Responding to a report in the online publication the Awl (11/17/11) about 26 journalists who had been arrested around the country at Occupy protests, New York City mayoral spokesperson Stu Loeser declared in a note to the press (New York Observer, 11/17/17), “You can imagine my surprise when we found that only five of the 26 arrested reporters actually have valid NYPD-issued press credentials.”
Since the Awl story was tallying arrests nationwide, it’s not surprising that few of the journalists had credentials issued by New York’s police—who are notoriously reluctant to issue such credentials anyway. What’s telling, though, is the triumphant way the spokesperson reveals this fact—as if reporters who lack “valid” permits from the authorities should expect to be arrested if they try to report the news anyway.
The idea behind the First Amendment, of course, is that no one is required to seek permission from the government before attempting to report the news. And few situations call out more urgently for independent journalistic scrutiny than the state’s use of force against nonviolent political protest.
But as police forces in various cites took a militarized, increasingly coordinated approach to the movement that began as Occupy Wall Street, reporters were frequently treated as the enemy—with tactics designed to prevent them from documenting exactly how activists were being removed from public spaces.
When the NYPD evicted Occupy Wall Street protesters from Manhattan’s Liberty Plaza in the wee hours of November 15, they did their best to keep journalists far from the scene. Before the park was cleared, police asked reporters present to show their press credentials—and then made them leave the park.
Most media ended up behind barricades blocks away; reporters for outlets like the New York Times and NPR were arrested (Gothamist, 11/15/11). When Village Voice reporter Rosie Gray told police, “I’m press!” she said one officer responded: “Not tonight” (Media Decoder, 11/15/11).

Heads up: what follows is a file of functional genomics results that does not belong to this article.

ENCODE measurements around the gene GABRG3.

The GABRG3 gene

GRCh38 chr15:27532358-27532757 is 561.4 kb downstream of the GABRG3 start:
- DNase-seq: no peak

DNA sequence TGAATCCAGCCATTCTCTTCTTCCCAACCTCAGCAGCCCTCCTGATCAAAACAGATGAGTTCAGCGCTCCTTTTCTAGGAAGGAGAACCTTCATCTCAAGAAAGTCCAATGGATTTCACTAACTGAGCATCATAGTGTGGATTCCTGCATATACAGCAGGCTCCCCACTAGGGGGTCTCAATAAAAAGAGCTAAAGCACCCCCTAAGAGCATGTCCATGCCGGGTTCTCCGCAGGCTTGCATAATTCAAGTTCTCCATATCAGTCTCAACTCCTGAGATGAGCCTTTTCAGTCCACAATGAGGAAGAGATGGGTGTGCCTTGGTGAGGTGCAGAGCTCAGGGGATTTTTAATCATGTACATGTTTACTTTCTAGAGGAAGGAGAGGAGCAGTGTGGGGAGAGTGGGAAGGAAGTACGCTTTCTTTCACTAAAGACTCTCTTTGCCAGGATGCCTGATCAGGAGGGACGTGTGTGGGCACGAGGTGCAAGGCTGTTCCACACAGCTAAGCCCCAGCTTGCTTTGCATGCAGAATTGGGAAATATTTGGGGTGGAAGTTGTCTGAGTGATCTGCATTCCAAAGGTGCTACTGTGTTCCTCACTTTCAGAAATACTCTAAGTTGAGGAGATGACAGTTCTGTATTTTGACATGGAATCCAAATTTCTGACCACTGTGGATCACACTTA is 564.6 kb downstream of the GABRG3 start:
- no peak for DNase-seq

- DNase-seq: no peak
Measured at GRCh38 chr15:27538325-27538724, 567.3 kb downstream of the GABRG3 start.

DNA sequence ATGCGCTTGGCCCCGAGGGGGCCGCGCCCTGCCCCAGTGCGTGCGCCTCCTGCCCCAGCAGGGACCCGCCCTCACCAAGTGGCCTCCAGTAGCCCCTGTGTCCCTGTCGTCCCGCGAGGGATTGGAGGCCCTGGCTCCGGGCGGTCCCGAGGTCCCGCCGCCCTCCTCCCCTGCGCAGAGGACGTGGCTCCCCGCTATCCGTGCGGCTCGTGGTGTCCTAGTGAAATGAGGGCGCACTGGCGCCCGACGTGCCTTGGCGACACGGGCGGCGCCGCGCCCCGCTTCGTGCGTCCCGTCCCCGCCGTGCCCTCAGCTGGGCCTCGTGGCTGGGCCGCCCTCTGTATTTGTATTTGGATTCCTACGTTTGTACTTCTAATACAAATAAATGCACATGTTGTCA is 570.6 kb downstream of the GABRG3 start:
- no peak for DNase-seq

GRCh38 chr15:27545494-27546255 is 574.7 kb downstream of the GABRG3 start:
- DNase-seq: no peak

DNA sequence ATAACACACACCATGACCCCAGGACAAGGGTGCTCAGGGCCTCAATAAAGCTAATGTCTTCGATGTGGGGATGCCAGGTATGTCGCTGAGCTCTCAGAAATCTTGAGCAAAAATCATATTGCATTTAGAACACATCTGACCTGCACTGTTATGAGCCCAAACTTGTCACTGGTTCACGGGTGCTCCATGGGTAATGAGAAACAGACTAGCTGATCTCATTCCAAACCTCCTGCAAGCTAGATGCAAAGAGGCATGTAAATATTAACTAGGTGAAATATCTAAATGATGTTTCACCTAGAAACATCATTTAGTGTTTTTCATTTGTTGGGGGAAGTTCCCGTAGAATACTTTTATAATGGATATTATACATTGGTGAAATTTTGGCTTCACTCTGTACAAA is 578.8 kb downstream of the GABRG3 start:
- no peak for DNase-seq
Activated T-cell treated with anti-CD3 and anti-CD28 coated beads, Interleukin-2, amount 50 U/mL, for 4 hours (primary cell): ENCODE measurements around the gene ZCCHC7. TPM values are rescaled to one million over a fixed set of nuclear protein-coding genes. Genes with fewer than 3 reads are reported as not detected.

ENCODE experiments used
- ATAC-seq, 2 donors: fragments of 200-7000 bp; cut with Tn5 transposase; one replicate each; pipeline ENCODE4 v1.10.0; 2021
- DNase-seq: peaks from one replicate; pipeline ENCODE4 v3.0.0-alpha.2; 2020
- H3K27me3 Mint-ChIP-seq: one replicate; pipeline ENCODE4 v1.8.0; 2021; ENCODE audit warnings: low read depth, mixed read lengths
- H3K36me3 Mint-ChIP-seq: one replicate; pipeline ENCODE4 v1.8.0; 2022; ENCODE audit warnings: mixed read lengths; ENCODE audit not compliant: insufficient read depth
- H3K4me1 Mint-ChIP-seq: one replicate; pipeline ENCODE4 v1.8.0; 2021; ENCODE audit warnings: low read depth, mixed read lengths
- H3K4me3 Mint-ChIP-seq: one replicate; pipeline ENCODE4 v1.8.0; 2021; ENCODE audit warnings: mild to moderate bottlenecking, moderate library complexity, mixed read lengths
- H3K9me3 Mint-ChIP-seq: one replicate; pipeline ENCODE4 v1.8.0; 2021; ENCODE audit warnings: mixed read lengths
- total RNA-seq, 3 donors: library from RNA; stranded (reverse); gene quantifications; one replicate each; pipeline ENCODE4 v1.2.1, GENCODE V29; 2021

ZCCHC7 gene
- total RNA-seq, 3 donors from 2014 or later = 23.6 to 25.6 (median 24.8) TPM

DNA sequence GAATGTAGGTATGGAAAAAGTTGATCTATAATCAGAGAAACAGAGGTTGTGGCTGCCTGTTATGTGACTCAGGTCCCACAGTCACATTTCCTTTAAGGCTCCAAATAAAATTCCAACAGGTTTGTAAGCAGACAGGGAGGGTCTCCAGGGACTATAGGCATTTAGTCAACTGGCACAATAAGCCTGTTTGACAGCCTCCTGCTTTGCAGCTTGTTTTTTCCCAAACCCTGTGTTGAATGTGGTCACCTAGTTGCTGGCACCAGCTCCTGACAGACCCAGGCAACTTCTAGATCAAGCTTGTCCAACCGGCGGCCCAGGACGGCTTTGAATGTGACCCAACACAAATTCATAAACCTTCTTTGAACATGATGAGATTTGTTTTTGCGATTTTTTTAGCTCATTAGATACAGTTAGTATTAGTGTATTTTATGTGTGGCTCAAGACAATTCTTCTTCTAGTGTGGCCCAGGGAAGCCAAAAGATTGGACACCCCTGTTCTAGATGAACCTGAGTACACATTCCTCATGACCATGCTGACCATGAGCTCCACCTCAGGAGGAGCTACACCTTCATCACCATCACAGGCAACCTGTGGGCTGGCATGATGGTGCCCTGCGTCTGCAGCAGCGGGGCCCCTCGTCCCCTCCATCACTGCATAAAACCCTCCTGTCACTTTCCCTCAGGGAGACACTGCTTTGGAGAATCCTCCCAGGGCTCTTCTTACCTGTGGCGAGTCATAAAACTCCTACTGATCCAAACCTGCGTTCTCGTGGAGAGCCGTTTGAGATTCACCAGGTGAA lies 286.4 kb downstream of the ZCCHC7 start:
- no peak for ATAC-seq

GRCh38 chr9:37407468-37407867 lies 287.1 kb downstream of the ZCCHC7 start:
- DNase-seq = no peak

Lest you think such treatment was only given to members of the “liberal media,” police hostility to journalism crossed ideological boundaries: Police clearing Liberty Plaza put a New York Post reporter in a headlock; earlier, a photographer from another Murdoch-owned outlet, New York’s Fox 5, was pepper-sprayed in the eyes (My Fox New York, 10/5/11).
Journalists from the right-wing Daily Caller (11/17/11), unable to get out of the street while covering the protests, were beaten with police batons—and received help from the activists that their outlet generally dismisses as vermin: “The protesters came up to me right away and asked if I needed any medical assistance,” Caller reporter Michelle Fields told a colleague. “They were actually very kind and helpful. It was the police officers who were very aggressive.”
A coalition of media outlets complained to the NYPD that “the police actions of last week have been more hostile to the press than any other event in recent memory,” while the New York Civil Liberties Union charged that “the NYPD is aggressively blocking journalists from doing their constitutionally protected work and in some instances is even targeting journalists for mistreatment” (Huffington Post, 11/21/11).
When the Occupy L.A. encampment was thrown out of City Hall Park, that city also took steps to restrict press coverage. “Police announced they would be allowing only a small group of print, television and radio journalists past police lines when the eviction is finally carried out,” the L.A. Times reported. “Police said the rules were to protect journalists from being harmed during the operation.”
“Uncredentialed” media who remained in the park were threatened with arrest—though the office of Mayor Antonio Villaraigosa promised that “during the park closure, a First Amendment area will remain open on the Spring Street City Hall steps” (LA Weekly, 11/30/11).